My aunt and God-Mother, Althea Jarvis-Buntin was born in Dominica in 1940.
Unwilling to be constrained by the absence of opportunity available to her in her homeland, Aunt Althea, whom I affectionately referred to as Nen, took active steps to free herself of the constraints imposed upon her and her siblings and embarked on her journey to Canada on the only ticket available to her at the time – the domestic ticket.
Nen – instilled in me the work ethic and life outlook which enabled her to arrive in her new home as a domestic and to leave and return to her homeland with her head up high – being fully satisfied that she had laid a solid foundation for the many others in the family who came after her.
Nen’s voice always beamed with pride when she recounted my answer when at the age of six or so she asked me what I wanted to be and I replied a lawyer.
Nen – instilled in me a thirst for learning. Very early in my childhood she encouraged me to read. I fondly remember compiling several issues of her Readers Digest magazines at a time for me to take home and read. I made it a point to read things that I was not particularly familiar with simply to expand my knowledge. I took a keen interest in a portion of the magazine which featured stories about various organs or parts of the body – which typically had titles like Joe’s Liver etc. I had read so many of those articles that I had at one point set my sights on becoming a surgeon.
Nen – ensured that my thirst for knowledge was not short-lived. She was a gifted teacher and motivator. I remember at one point taking a great dislike of taking a bath. She found a quick and easy remedy. She bought me a beautiful sailboat complete with a sweet smelling soap to spruce up my bath time. It worked. I enjoyed many a long bath with my new sail boat. As I grew older and encountered new people, new ideas, new cuisine Nen somehow managed to rid me of my bad habits and narrow world views. My habit of rejecting foods I was not familiar with ended. I ultimately became a lover of most foods and if not giving it a taste and a very polite no thanks.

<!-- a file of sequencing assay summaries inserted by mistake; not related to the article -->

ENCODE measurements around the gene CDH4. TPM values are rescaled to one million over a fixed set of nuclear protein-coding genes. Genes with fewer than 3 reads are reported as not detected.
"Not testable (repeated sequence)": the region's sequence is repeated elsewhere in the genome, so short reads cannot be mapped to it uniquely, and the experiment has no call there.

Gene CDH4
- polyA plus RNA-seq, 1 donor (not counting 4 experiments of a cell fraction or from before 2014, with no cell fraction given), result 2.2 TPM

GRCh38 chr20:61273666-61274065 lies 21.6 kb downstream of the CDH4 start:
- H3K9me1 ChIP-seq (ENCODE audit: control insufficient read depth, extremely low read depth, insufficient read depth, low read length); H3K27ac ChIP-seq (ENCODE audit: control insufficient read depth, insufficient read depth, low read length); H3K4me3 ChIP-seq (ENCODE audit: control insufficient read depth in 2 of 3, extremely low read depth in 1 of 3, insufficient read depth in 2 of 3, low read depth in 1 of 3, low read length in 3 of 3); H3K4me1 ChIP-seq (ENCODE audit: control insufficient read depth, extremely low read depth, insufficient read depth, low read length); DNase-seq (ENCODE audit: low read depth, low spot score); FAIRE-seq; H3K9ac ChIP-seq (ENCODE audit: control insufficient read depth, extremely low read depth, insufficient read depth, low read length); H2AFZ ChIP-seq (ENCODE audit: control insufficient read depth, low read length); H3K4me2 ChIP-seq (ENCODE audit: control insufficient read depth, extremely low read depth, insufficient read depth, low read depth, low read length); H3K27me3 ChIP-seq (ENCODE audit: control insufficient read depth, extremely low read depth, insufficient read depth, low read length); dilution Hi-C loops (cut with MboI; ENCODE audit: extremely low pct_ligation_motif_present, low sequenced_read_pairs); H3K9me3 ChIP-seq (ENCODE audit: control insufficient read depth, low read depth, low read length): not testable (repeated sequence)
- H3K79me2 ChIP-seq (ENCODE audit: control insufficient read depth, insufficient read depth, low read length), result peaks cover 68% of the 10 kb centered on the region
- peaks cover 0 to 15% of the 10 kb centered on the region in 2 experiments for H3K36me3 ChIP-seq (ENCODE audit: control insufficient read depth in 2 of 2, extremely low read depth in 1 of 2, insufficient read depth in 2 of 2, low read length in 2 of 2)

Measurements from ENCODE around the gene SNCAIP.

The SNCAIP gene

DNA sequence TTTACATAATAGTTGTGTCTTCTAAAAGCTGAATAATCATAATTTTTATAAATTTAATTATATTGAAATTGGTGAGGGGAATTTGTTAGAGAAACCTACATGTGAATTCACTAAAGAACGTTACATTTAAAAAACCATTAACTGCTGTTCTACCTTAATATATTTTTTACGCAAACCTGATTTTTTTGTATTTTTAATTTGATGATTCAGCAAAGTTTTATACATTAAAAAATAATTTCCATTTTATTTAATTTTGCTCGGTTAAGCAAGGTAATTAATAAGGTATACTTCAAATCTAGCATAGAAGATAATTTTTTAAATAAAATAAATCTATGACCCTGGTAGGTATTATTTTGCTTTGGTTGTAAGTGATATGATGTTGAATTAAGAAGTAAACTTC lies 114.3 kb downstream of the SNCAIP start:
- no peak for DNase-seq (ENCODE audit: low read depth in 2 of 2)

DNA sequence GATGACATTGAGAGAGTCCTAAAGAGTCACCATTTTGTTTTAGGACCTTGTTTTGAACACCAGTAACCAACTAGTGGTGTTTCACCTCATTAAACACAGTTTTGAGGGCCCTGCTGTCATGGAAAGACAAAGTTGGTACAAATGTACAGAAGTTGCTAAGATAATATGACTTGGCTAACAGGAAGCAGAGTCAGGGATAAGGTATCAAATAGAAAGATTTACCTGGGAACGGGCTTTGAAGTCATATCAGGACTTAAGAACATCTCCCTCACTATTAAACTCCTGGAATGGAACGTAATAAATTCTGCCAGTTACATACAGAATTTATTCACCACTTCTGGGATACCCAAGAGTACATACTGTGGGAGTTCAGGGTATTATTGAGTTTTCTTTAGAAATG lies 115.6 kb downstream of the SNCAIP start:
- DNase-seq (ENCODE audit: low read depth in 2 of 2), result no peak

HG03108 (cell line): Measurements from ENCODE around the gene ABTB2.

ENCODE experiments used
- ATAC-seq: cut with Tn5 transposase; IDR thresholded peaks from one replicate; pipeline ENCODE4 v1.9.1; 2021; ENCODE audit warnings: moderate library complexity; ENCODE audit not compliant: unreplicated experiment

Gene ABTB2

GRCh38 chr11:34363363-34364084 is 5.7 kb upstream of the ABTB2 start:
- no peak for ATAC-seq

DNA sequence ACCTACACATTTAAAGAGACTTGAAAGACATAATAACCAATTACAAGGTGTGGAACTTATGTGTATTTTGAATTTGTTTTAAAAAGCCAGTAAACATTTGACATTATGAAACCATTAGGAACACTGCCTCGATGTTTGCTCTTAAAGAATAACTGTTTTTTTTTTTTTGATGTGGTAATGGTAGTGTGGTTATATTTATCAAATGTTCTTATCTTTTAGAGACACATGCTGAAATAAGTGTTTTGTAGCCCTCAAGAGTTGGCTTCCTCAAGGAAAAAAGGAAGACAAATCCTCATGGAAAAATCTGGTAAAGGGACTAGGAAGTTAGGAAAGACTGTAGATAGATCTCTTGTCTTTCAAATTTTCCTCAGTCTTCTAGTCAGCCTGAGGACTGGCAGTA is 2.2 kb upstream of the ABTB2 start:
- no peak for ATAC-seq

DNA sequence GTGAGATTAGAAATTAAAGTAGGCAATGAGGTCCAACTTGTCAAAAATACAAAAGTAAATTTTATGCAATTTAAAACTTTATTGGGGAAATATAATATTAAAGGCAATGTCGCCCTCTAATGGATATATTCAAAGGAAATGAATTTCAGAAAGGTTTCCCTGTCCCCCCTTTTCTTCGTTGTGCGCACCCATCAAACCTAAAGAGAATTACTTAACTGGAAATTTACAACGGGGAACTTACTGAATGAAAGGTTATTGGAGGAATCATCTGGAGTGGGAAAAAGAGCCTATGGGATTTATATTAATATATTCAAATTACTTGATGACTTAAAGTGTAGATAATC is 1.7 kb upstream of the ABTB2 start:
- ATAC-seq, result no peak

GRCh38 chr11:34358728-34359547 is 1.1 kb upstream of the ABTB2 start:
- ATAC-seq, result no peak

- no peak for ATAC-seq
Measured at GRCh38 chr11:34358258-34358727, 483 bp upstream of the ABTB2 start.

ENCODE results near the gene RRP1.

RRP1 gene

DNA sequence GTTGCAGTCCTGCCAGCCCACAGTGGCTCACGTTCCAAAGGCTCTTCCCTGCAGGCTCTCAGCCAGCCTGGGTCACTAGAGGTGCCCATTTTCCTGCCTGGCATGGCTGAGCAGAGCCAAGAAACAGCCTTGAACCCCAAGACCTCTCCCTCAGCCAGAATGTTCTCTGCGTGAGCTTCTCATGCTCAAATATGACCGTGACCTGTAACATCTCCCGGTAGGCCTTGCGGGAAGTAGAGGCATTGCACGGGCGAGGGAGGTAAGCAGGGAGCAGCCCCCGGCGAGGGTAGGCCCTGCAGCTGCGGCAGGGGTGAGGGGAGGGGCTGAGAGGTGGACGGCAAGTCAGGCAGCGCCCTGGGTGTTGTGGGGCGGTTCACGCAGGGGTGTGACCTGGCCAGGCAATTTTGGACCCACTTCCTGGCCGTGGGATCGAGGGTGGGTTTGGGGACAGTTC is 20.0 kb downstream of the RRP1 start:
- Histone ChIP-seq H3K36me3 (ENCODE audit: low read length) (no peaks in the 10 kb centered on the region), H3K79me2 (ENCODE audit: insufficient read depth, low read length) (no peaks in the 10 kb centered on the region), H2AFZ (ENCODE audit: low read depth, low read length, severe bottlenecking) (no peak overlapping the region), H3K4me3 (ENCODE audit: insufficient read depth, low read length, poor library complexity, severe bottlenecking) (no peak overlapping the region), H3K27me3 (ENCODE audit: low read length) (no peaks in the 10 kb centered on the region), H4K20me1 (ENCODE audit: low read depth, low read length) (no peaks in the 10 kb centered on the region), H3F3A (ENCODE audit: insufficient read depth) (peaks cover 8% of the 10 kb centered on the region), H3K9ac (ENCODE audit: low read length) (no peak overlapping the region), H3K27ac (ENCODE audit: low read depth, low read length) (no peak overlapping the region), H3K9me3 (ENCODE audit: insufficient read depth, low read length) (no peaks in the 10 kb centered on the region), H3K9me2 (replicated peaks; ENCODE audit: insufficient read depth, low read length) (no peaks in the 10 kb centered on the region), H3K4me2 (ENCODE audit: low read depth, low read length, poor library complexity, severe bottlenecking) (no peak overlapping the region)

Nen took a special joy and pride in bringing happiness and comfort to others. I saw this firsthand as a child growing up with her. She always made it point to get us two or three gifts. One was not enough. She always knew what gifts to get us too. I later saw the demonstration of her love and warmth spirit when I had the opportunity to live with her and Uncle Ken when I graduated from McGill U and was in search of a new life in Ontario. She enjoyed a large and varied circle of friends and she took great pride and interest in frequently entertaining. I recall meeting the late Dr. Liverpool – uncle Ken’s cousin and him taking me to a party at the late Edward Greenspan’s home. I recall meeting the noted author Austin Clarke at her home.